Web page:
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GDPR is Here. Are You in Compliance? Part 2

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Construction businesses should not assume that the newly adopted General Data Protection Regulation (GDPR) will not affect them. Even if you do not use construction tech and tools, you must still be cognizant of how you handle employee, customer, or supplier data. It is not uncommon for the personal data of these various parties to be exchanged between company stakeholders, and this information might be subject to GDPR scrutiny.

If you have not already, read the first section to learn more. Consult a Clearwater construction attorney from our firm if you require counsel about GDPR compliance.

How is Data Recorded?

There’s a number of ways in which this type of data can be recorded. Personal project data can be collected through a construction site’s closed-circuit television (CCTV), employee access cards, construction software, wearable technology, and the smart systems of completed buildings. The GDPR protects users by giving them access to their information and the right to request the deletion of personal data in certain situations.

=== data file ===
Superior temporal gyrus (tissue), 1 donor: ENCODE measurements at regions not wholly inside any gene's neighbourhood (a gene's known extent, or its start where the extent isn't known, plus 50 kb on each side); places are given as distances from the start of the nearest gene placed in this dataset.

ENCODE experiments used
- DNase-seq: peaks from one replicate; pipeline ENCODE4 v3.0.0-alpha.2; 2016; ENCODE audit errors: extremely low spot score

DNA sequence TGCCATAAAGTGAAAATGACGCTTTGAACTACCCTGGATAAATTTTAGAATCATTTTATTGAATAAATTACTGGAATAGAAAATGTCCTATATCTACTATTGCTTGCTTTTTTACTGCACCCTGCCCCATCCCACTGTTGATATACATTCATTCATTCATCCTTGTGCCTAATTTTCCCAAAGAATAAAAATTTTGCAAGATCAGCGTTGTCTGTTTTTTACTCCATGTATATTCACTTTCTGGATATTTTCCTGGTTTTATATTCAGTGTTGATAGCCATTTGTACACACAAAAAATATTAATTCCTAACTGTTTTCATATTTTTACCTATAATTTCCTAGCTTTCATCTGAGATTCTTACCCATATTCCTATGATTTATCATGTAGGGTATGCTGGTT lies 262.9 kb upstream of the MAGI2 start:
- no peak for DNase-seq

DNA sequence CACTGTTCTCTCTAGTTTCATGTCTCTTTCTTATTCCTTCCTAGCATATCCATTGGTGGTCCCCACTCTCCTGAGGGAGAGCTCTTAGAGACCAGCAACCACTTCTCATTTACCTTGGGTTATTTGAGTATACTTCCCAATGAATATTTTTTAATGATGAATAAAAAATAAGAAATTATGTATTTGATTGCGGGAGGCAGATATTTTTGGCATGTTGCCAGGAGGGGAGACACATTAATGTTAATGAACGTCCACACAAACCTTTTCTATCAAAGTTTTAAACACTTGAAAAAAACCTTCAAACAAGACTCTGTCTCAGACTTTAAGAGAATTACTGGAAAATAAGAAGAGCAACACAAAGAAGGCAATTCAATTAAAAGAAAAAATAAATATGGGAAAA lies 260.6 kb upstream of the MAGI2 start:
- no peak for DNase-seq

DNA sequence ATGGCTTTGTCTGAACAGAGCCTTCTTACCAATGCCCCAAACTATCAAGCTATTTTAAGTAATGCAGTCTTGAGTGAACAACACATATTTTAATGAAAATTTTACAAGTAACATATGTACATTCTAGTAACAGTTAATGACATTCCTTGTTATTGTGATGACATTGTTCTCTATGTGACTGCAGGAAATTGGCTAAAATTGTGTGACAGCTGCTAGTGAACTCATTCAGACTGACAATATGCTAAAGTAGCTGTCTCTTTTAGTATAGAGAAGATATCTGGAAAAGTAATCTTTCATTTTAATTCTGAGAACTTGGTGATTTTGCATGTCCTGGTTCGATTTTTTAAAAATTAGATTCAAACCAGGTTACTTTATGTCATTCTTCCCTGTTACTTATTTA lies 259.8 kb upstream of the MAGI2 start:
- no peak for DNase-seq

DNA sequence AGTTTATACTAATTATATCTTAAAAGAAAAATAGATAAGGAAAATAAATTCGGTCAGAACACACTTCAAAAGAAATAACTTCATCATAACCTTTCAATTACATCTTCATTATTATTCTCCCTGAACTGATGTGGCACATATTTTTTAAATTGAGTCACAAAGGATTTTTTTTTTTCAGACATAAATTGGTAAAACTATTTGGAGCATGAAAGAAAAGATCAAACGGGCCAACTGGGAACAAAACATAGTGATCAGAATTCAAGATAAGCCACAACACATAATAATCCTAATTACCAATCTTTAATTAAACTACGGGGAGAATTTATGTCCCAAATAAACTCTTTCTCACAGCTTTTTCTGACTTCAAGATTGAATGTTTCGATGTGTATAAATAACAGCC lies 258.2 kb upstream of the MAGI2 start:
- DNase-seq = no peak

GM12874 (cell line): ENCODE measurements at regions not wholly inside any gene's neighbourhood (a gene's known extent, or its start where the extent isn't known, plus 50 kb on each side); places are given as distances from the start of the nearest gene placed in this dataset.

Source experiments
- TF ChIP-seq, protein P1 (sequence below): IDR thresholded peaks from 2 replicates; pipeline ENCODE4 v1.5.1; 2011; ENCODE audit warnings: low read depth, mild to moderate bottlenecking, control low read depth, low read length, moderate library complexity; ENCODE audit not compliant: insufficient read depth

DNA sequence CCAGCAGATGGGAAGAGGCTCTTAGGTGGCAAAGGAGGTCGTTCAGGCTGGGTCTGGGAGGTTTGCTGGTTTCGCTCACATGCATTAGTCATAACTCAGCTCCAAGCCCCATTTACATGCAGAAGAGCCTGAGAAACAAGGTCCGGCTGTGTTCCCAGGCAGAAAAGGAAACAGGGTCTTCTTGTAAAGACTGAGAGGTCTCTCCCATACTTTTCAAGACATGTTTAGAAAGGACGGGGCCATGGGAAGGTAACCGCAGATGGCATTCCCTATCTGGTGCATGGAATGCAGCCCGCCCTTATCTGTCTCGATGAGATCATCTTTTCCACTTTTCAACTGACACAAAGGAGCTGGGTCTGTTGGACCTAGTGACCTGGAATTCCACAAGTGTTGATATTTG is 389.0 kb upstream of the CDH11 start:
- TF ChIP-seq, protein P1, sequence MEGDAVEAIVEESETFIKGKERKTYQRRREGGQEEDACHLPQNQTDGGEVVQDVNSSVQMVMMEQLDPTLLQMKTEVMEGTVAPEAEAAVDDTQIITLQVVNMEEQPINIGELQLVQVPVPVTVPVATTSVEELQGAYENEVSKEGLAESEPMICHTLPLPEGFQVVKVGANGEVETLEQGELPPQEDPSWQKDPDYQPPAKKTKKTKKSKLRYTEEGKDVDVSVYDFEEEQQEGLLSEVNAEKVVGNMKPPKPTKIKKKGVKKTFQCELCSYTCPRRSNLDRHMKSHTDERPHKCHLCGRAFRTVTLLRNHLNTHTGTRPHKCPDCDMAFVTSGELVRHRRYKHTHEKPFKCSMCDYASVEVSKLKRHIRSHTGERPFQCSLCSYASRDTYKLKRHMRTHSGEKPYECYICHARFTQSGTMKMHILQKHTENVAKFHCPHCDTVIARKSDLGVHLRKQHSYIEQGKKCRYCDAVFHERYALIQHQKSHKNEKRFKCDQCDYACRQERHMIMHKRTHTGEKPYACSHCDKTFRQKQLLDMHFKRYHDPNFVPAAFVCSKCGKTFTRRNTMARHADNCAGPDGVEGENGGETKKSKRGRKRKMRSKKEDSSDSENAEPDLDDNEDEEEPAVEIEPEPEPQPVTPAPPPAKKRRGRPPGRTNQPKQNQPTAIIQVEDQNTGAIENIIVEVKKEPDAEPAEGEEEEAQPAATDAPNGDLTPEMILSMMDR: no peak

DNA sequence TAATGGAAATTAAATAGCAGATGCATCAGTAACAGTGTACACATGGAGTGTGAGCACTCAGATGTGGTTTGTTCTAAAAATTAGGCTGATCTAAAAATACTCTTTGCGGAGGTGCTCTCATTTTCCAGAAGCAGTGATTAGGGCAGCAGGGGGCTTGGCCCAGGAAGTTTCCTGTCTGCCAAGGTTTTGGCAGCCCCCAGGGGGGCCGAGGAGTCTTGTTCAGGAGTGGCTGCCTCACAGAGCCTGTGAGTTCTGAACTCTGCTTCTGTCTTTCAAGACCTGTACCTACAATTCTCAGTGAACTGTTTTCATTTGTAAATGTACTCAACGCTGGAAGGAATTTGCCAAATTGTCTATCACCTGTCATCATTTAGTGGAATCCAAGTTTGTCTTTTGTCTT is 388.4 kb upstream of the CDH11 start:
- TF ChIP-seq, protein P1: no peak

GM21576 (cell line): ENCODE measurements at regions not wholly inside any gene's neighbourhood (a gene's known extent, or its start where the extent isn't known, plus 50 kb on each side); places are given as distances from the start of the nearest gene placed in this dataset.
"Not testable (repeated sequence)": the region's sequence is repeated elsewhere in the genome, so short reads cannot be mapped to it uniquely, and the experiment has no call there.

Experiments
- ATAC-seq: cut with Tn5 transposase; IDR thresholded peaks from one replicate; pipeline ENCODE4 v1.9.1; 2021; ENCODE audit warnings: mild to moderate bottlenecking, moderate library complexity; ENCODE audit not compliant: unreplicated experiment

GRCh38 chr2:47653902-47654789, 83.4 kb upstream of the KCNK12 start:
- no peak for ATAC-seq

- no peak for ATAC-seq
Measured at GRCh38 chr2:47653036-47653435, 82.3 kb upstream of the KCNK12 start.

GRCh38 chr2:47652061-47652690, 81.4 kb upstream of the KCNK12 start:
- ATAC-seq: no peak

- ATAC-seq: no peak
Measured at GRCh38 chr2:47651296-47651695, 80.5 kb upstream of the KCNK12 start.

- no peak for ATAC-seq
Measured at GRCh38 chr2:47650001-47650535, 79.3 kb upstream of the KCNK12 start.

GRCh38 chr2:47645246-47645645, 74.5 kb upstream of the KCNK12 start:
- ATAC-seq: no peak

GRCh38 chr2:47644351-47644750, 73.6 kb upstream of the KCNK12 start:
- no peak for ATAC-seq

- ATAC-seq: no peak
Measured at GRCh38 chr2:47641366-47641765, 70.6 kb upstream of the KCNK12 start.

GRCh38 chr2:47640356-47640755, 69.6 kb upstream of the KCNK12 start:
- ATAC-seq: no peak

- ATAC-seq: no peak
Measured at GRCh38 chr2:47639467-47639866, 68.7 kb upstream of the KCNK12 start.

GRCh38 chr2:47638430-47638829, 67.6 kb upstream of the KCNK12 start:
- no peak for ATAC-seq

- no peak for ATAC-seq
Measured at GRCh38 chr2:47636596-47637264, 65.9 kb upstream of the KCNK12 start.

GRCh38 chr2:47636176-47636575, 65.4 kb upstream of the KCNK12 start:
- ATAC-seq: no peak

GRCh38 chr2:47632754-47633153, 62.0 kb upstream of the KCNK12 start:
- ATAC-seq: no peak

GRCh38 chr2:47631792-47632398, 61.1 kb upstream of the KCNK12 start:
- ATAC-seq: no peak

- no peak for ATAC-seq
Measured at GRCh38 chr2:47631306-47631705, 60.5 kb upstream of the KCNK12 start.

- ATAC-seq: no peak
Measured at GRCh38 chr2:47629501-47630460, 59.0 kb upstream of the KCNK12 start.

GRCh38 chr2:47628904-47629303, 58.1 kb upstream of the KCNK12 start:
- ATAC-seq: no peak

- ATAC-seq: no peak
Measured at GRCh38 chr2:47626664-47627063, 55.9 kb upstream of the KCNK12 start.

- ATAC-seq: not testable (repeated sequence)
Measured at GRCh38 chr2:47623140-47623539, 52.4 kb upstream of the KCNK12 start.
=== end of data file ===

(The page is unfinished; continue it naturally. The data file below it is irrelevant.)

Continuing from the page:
Lawful Basis for Processing Personal Data

Personal data can only be processed by a controller if there is a lawful basis to do so. Here are six guidelines to determine if there is a lawful basis to process someone’s data:

  • Consent has been given for a specific purpose
  • The data is necessary for a contract
  • The data is necessary for legal compliance
  • The data is necessary to protect the interests of the person for which data is being processed for
  • The data is necessary to perform a task carried out in public interest
  • The data is needed for a legitimate purpose

How to Avoid a Breach

Any company that fails to comply with GDPR regulation will be subject to the higher penalty of up to four percent of the company’s annual global turnover or 20 million Euros. When data processing is necessary, construction companies must be certain that they do the following:

  • Process data lawfully, transparently, and fairly
  • Collect only the minimum possible amount of data that your company needs to accomplish your objectives
  • Keep only data that is required to be kept and delete data that is no longer needed
  • Review or delete outdated or inaccurate data
  • Always protect and store data securely

If you would like to speak with our Clearwater construction attorneys, please contact us today.

Disclaimer: The information contained in this article is for general educational information only. This information does not constitute legal advice, is not intended to constitute legal advice, nor should it be relied upon as legal advice for your specific factual pattern or situation.